This is a collection of short stories by Calvino, originally published in Italian as “ Gli Amori Difficili.” Calvino () was born in Cuba, but spent the majority . Get this from a library! Gli amori difficili. [Italo Calvino]. Gli amori difficili by Italo Calvino, , available at Book Depository with free delivery worldwide.
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Thanks for telling us about the problem. Return to Book Page. Preview — Difficult Loves by Italo Calvino. Difficult Loves by Italo Calvino. Tales of love and loneliness in which the author blends reality and illusion. A Helen and Kurt Wolff Book. Paperbackpages. Published September 23rd by Mariner Books first published vifficili To see what your friends thought of this book, please sign up. To ask other readers questions about Difficult Lovesplease sign up.
Gli amori difficili : Italo Calvino :
So where do you recommend I start with Calvino? Li Jia Li Invisible Cities. See 1 question about Difficult Loves…. Lists with This Book. People will forget what you said People will forget what you did But people will never forget how you made them feel. An immensely gifted writer, Calvino displayed his genius in this collection by plucking the ignored or trivial fragments of moments we experience at one point or another in our lives and weaved them together to present these gems of short stories.
How vividly he captured the minute happenings around us and served People will forget what you said People will forget what you did But people will never forget how you made them feel. How vividly he captured the minute happenings around us and served us some riveting tales makes me revered in awe of him.
Gli amori difficili
There is some confusion in regards to the edition of this book as I gathered from other reviews here that most of them have read the edition containing following four parts: Mine edition however has three sections namely: Difficult Loves is the highlight of this collection containing 11 short stories ranging between pages and every single one of them wowed me by their brevity and impactful writing.
There is no wild imagination on display here but rather simple, accessible writing about simple people. With each story, Calvino gracefully unearths the most complicated emotions buried deep inside various characters and talks about loves that are difficult to embrace in the world driven by conventions and morals.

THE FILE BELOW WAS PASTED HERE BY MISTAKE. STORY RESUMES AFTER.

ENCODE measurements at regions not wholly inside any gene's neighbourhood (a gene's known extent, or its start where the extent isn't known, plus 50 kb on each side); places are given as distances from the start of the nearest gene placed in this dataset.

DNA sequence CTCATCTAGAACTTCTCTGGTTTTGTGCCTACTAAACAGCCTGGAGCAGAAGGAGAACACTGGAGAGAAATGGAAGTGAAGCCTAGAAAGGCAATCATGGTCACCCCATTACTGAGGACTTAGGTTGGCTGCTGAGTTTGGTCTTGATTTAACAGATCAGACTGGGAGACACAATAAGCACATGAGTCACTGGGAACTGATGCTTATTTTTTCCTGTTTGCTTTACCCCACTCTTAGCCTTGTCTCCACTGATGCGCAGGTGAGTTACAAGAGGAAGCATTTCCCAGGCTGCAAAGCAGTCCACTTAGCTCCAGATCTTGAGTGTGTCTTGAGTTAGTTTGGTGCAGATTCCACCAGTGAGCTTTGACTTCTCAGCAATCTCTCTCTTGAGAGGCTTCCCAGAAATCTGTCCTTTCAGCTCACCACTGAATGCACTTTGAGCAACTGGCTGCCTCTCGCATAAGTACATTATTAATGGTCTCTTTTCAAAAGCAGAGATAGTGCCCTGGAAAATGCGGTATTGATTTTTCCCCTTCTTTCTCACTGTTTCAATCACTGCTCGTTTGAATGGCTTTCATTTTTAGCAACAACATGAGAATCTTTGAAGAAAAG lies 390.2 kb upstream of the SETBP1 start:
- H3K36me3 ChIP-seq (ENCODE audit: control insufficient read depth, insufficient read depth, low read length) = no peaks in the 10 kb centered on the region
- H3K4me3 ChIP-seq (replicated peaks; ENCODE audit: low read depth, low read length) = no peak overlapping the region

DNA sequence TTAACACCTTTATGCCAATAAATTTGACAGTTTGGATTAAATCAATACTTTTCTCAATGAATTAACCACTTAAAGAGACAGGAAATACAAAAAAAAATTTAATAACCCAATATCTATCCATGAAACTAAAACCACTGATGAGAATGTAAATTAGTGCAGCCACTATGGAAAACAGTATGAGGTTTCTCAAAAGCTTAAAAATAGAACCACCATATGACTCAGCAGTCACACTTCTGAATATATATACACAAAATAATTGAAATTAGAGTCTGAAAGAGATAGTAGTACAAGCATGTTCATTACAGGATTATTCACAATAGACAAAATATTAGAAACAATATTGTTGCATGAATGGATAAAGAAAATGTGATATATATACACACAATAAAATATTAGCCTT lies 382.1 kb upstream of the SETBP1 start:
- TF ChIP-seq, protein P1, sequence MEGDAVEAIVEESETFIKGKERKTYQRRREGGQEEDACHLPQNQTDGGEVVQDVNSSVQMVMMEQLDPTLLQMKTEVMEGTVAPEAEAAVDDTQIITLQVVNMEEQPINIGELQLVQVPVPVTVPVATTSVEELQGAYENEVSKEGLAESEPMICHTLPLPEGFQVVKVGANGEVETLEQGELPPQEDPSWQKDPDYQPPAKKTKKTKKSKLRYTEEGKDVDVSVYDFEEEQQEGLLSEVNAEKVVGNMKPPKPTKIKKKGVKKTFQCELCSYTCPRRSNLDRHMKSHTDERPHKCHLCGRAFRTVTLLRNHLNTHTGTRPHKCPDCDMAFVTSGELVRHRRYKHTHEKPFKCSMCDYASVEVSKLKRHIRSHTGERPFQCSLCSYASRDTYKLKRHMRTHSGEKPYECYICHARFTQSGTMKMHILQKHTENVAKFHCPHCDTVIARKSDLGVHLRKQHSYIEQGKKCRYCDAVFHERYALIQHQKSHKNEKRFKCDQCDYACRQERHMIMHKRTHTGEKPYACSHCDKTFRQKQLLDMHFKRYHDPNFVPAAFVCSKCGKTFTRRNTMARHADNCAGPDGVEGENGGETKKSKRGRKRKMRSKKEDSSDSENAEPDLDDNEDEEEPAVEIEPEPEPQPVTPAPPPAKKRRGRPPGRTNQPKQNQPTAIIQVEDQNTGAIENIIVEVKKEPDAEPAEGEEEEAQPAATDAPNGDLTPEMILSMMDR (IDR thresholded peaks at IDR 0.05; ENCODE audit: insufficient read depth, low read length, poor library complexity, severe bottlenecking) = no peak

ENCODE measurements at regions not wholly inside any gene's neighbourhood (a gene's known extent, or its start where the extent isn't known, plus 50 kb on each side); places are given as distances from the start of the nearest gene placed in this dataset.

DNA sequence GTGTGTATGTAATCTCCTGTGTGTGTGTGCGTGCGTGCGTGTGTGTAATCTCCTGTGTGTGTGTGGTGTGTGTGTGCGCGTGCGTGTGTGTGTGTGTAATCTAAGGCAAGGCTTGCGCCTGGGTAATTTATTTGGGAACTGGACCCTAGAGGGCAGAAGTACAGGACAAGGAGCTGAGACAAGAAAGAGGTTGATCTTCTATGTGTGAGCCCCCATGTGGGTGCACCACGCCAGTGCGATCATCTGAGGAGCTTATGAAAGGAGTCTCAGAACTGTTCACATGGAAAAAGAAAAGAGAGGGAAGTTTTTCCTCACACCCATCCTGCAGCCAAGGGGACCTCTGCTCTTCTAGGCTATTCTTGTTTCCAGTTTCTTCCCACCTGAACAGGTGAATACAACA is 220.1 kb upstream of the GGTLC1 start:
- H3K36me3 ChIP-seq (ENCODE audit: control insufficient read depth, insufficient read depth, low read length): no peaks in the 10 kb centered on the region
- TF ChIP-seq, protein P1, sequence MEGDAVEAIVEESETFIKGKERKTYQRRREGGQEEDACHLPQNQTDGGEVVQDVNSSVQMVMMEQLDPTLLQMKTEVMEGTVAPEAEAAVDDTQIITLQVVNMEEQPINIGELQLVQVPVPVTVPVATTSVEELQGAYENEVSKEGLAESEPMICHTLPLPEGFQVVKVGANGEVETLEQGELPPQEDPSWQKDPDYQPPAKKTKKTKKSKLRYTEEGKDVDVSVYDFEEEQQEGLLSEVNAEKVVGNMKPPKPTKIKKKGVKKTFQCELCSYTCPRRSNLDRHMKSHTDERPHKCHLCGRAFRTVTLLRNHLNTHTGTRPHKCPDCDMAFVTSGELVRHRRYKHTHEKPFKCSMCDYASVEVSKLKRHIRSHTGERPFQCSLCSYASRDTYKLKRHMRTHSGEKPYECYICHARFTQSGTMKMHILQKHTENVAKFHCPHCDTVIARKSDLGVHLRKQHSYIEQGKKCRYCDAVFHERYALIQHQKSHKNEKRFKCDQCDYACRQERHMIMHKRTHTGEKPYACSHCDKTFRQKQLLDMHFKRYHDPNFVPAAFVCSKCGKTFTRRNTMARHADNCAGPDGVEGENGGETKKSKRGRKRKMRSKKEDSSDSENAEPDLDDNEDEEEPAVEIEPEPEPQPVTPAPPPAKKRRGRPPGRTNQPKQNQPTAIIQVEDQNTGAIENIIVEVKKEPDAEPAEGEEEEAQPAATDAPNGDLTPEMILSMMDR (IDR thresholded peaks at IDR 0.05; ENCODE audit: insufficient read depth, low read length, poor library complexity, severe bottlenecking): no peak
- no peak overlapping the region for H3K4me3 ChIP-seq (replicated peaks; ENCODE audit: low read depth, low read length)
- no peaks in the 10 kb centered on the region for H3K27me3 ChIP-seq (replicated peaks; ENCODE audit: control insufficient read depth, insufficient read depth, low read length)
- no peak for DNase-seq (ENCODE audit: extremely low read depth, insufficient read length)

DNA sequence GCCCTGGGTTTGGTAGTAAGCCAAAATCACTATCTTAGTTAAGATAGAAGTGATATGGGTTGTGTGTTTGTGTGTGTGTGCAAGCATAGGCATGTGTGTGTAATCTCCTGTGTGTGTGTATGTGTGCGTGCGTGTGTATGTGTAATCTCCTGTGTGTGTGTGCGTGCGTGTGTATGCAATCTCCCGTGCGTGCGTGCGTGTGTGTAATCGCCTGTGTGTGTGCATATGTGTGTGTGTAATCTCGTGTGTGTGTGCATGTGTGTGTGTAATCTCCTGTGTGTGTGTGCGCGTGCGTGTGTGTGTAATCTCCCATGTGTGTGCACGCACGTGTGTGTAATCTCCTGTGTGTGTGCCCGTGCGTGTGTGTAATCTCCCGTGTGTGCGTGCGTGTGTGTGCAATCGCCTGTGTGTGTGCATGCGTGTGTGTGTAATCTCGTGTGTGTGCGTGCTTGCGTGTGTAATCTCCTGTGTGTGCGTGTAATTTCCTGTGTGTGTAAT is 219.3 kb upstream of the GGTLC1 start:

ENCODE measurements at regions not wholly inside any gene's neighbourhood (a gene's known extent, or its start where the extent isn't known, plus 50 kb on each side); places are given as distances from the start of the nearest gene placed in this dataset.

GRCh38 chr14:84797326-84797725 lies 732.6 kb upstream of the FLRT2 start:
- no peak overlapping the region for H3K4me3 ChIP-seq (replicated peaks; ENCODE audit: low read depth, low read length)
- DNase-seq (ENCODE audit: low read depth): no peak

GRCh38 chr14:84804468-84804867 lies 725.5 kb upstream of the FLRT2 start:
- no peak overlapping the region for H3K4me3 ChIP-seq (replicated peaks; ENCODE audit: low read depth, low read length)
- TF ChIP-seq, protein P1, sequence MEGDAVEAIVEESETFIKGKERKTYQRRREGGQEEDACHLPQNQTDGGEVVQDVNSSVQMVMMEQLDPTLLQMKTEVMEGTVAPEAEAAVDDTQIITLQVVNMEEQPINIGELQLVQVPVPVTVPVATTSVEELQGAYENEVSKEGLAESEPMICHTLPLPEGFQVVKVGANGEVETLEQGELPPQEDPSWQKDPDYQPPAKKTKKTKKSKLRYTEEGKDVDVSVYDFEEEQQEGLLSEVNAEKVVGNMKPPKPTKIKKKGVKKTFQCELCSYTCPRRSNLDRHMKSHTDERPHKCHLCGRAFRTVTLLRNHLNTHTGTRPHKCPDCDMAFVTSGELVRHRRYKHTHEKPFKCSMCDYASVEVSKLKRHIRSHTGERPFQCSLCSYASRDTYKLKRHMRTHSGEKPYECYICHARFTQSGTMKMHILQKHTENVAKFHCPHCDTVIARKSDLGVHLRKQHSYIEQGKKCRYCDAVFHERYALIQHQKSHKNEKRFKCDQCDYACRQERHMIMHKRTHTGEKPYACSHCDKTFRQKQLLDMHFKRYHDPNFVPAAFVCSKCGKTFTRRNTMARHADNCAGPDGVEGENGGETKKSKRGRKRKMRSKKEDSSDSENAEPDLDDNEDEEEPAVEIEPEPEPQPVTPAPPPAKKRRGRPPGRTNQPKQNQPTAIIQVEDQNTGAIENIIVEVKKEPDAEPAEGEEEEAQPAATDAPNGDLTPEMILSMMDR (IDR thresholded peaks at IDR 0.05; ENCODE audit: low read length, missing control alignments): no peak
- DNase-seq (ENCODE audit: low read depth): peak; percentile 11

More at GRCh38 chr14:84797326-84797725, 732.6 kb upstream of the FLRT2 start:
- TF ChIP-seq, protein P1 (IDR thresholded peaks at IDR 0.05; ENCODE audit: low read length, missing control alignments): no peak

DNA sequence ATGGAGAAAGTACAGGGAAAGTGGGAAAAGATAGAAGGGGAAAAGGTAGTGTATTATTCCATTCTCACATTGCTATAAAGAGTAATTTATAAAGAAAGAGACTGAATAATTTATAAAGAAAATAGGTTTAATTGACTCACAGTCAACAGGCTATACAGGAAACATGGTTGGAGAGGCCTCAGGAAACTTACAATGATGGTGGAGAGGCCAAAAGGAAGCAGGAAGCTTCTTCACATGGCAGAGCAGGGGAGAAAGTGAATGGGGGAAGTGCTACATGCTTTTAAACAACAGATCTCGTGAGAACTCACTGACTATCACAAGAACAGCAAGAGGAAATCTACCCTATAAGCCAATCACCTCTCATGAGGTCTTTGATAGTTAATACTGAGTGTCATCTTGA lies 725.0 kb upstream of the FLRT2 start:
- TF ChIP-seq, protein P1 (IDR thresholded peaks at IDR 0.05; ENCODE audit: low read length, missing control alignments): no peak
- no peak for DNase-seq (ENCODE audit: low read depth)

The underlying theme remains the same. Smog revolves around a man who re-locates to a different city which has for long been victimized of industrial pollution and how he got used to the so-called polluted air around him and consequently made him see the difference between human beings he had known for life and those whom he had known for a short period of time and how in the process he started noticing things he had long ignored throughout his life.
Calvino has beautifully captured the love story between two characters which again is not according to the conventional standards of love. A passage I particularly liked: And I was unhappy.
But how could she understood this unhappiness of mine? There are those who condemn themselves to the most gray, mediocre life because they have suffered some misfortune; but there are also those who do the same thing because their good fortune is greater than they feel they can sustain.
Calvino lovingly carries his readers alongside him, and makes them experience the world through his words and makes them experience their own world through his creativity.
An ideal companion, who understands you and makes you understand him by displaying virtuosity of a master story-teller. View all 46 comments. This was my seventh Calvino, and how ever many other books of his I get to read in the future, I simply can’t see anything topping the masterpiece that was ‘Invisible Cities’. This collection of short stories does see Calvino in wonderful form though, but as we are dealing with 28 pieces in all, some were obviously better than others.
Gli amori difficili.
It felt a bit like an album with a few tracks too many. But this is Calvino. Even a sub-par Calvino isn’t worth pressing the skip button for. Calvino was one of th This was my seventh Calvino, and how ever many other books of his I get to read in the future, I simply can’t see anything topping the masterpiece that was ‘Invisible Cities’.
Calvino was one of the master tricksters of 20th century literature, an author who builds an imaginary stage of words around the reader, until the reader almost becomes the protagonist themselves. Enchanted Gardens, playing with toads, that sort of thing. These were fatalistic evocations of the unglamorous and deadly aspects of life during wartime: One story tells of the worst shot in the village hunting down a German soldier in the forests, which felt like a mini neo-folktale, leading to Calvino to compile the Italian Folktales.